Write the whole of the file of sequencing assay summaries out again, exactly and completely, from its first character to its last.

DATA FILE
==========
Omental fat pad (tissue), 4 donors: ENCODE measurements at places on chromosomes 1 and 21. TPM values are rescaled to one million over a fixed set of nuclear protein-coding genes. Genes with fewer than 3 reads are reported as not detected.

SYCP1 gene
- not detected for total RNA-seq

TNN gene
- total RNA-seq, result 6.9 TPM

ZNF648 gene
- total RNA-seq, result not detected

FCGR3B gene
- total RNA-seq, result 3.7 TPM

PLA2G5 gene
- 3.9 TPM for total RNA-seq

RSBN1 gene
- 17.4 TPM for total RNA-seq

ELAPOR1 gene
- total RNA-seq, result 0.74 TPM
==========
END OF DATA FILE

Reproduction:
Omental fat pad (tissue), 4 donors: ENCODE measurements at places on chromosomes 1 and 21. TPM values are rescaled to one million over a fixed set of nuclear protein-coding genes. Genes with fewer than 3 reads are reported as not detected.

SYCP1 gene
- not detected for total RNA-seq

TNN gene
- total RNA-seq, result 6.9 TPM

ZNF648 gene
- total RNA-seq, result not detected

FCGR3B gene
- total RNA-seq, result 3.7 TPM

PLA2G5 gene
- 3.9 TPM for total RNA-seq

RSBN1 gene
- 17.4 TPM for total RNA-seq

ELAPOR1 gene
- total RNA-seq, result 0.74 TPM